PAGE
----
It was too late. The last words in my journal written just before we landed in Milwaukee were, “The Greek Church has a remarkable integration with everyday life – icons in buses, stores, cabs, houses. Church concerned with social needs of people. Seems to go far deeper than the Christian veneer of western Europe. Why?” I felt had to know, had to find out why, and you can see what it led to. Looking back, I can see I was already in love with Orthodoxy.
I came home and began reading every book I could find about the Orthodox Church, and in the middle of Church, World, Mission by Father Alexander Schmemann suddenly my “paradigm” of Christianity turned upside down, my theology flipped, so to speak, and I knew I needed to be Orthodox. A number of things happened during those years that I can only describe as miraculous, and the evening when Saint Nicholas through that icon told me that Saint Nicholas Church was coming… well, all that is a story for another time.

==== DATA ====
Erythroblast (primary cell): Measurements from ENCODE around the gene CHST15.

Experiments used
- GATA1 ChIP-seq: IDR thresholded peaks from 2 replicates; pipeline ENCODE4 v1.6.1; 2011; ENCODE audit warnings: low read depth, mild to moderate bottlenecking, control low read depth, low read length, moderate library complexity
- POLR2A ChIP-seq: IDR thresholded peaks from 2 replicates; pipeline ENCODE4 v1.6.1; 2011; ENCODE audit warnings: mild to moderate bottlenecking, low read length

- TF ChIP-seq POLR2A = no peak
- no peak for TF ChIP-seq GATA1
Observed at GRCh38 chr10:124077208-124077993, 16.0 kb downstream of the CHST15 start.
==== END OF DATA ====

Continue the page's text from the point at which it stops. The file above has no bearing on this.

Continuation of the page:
My wife and I and a few others with us became Orthodox in 1989. “That face”, that icon of Saint Nicholas now presides at the entrance of Saint Nicholas Orthodox Church, Cedarburg, Wisconsin, somewhat blurred and worn now from over 27 years of being kissed. Since we had started over in mid-life and our new congregation was small and we had to get our two children through college, for some years we had little money to spare for travel. But I never lost my love for Greece.
And then, finally… I had to see Greece again.